Intermodulation distortion is a type of distortion that can occur in Hi-Fi speakers when multiple frequencies are played simultaneously.
When two or more frequencies are played at the same time, they can interact and create additional frequencies that were not present in the original signal. These new frequencies are called intermodulation products and can cause unwanted distortion in the sound.
Intermodulation distortion can occur in the speaker drivers, such as the woofer and tweeter, or in the crossover network that directs frequencies to the appropriate driver. It is often caused by the non-linear behavior of the speaker components or by the design of the crossover.
To reduce intermodulation distortion, it is important to choose high-quality speakers that are designed to minimize distortion. It is also important to use appropriate amplifiers that can provide enough power to drive the speakers without causing clipping or distortion.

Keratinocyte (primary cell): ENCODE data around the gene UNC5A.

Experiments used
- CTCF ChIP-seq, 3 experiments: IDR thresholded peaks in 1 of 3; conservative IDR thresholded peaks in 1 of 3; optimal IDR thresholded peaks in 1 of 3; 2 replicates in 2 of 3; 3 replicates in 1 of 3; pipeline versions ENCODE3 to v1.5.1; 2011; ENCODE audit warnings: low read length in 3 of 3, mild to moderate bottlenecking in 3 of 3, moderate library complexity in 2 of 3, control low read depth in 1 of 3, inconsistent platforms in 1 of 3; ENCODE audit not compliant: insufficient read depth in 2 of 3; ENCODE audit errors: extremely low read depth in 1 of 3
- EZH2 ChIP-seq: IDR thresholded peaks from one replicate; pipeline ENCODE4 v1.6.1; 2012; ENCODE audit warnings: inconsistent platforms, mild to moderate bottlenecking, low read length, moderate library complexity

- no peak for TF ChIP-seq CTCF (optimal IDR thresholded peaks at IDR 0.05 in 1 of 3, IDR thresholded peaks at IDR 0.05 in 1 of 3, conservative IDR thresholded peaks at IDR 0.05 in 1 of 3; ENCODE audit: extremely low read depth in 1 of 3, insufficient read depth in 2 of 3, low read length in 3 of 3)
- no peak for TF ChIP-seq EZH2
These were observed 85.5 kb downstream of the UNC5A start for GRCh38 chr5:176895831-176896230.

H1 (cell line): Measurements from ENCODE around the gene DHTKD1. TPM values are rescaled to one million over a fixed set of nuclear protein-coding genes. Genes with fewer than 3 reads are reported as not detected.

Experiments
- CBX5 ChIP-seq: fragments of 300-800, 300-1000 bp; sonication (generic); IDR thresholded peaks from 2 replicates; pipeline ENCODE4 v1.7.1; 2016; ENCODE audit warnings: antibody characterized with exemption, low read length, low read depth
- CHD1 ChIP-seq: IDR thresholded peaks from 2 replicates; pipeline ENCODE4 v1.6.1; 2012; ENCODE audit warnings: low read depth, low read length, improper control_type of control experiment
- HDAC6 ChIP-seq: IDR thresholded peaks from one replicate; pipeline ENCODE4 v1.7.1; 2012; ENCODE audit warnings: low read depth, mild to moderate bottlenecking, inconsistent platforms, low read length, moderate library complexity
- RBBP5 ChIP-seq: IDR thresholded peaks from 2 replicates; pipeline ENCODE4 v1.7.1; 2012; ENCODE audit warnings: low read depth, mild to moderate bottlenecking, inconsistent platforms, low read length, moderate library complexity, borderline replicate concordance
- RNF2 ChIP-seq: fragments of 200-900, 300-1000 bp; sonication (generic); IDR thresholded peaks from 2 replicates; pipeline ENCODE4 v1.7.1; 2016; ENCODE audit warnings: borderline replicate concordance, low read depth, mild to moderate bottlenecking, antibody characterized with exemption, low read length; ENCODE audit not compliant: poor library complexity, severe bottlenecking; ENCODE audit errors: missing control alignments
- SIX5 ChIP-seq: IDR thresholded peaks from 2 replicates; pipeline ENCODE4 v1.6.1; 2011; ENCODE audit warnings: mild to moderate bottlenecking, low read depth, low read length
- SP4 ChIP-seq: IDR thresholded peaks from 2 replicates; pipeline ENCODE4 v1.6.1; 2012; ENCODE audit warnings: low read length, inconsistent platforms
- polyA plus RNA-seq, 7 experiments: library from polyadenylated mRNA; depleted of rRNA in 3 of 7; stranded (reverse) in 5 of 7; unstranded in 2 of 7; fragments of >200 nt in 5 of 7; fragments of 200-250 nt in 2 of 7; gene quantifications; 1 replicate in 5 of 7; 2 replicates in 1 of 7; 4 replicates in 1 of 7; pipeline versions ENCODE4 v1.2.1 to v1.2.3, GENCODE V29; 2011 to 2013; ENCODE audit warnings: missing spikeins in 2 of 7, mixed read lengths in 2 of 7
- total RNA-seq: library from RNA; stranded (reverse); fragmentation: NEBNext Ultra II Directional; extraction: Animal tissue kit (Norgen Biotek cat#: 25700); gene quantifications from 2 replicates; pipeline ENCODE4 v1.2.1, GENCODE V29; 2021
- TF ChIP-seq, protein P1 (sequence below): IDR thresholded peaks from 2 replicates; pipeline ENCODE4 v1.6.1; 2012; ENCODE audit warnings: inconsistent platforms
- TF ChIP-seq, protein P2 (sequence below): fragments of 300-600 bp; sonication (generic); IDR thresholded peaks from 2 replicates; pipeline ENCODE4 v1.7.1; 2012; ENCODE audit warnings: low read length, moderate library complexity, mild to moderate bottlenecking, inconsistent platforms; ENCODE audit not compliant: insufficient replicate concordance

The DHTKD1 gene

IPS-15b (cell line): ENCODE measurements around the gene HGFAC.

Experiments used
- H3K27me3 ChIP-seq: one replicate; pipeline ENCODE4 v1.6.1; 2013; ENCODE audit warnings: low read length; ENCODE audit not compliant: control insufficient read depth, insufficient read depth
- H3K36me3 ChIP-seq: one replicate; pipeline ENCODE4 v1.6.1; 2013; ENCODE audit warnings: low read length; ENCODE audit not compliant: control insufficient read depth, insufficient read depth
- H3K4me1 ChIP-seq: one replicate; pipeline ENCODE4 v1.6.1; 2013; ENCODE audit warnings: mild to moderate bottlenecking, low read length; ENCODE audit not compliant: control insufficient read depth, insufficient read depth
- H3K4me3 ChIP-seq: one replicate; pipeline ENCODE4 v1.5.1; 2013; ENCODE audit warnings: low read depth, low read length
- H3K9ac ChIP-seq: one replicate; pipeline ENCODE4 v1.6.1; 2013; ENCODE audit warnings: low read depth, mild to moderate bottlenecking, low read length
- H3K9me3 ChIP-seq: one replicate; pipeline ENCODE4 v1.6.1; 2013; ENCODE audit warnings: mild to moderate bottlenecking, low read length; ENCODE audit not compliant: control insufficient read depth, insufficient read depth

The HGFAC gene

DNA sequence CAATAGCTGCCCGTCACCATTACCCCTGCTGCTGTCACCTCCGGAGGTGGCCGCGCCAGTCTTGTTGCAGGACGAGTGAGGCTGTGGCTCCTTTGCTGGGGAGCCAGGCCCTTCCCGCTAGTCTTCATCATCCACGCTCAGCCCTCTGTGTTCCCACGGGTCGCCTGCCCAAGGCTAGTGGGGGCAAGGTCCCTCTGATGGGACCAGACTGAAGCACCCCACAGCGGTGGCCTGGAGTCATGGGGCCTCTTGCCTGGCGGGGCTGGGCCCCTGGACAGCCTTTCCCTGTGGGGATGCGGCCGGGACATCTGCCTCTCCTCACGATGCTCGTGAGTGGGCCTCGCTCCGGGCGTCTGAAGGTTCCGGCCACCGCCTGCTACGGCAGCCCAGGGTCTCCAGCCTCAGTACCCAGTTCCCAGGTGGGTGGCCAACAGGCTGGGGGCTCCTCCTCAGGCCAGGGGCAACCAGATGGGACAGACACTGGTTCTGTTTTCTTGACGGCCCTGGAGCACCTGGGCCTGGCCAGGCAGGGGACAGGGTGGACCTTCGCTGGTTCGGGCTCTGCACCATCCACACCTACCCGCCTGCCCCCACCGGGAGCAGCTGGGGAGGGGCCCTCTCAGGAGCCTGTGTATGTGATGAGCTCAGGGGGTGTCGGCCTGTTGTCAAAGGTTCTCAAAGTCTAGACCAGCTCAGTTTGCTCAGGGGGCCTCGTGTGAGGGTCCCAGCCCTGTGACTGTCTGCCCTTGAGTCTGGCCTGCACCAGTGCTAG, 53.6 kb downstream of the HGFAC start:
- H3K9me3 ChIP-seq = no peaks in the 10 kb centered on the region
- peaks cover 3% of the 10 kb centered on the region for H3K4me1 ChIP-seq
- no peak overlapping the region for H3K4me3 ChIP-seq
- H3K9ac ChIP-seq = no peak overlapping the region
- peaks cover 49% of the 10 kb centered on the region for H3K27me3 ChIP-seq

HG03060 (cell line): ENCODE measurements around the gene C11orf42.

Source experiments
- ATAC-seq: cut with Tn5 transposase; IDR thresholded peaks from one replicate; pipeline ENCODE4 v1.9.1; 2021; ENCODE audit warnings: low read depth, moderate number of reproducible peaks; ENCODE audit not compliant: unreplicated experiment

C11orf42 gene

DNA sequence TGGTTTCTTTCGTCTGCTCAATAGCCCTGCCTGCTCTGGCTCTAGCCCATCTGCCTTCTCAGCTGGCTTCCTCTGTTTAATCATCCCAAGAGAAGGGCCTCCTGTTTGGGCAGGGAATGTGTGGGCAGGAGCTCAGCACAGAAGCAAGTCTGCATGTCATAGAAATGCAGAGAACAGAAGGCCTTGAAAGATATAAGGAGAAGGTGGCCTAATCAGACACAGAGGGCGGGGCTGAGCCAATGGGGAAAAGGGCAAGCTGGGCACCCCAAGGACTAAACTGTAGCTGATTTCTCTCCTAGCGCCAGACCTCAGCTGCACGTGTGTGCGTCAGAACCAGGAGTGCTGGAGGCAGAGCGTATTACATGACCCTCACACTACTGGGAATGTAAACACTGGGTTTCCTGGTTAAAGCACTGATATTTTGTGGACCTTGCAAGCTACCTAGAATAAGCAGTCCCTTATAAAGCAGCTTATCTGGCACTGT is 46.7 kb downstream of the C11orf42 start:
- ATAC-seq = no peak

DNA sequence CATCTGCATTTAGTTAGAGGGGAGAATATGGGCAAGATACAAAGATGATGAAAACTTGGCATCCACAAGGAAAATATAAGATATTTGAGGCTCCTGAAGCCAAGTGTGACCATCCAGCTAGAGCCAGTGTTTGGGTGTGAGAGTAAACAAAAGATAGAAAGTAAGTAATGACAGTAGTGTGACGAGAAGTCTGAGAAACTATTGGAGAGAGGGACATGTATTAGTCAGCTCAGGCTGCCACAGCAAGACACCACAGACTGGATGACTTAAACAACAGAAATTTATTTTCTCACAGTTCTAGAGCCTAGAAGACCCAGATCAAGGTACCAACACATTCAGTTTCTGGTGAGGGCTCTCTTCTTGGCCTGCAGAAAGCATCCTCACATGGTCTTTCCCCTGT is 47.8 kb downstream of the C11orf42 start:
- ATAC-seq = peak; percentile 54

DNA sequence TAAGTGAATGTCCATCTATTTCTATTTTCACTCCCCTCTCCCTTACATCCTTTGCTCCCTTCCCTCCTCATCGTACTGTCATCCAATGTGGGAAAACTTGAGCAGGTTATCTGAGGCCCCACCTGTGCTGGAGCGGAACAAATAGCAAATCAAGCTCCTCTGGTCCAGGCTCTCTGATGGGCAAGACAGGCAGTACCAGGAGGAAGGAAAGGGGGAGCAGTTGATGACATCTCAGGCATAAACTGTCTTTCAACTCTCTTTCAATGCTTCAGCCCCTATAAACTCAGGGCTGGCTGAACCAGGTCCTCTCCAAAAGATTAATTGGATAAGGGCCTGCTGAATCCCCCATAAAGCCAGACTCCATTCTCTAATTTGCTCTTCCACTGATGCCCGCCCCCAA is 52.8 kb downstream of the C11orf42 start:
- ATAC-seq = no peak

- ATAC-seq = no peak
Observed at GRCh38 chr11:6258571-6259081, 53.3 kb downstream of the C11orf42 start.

Another way to reduce intermodulation distortion is to use crossover designs that are optimized for low distortion, like with our speakers. They use high-quality components and carefully selectted the crossover frequencies.
Espacially with small bookshelf type speakers it can be beneficial to take off the heavy bass load and route it to a subwoofer using an active crossover. With that you reduce those intermodulation distiortions dramatically and gain a much more clear and open sound.
In conclusion, intermodulation distortion is a common problem that can occur in Hi-Fi speakers when multiple frequencies are played simultaneously. However, it can be minimized by choosing high-quality speakers, amplifiers, and crossover designs that are optimized for low distortion, or use a subwoofer to relieve smaller speakers of heavy bass.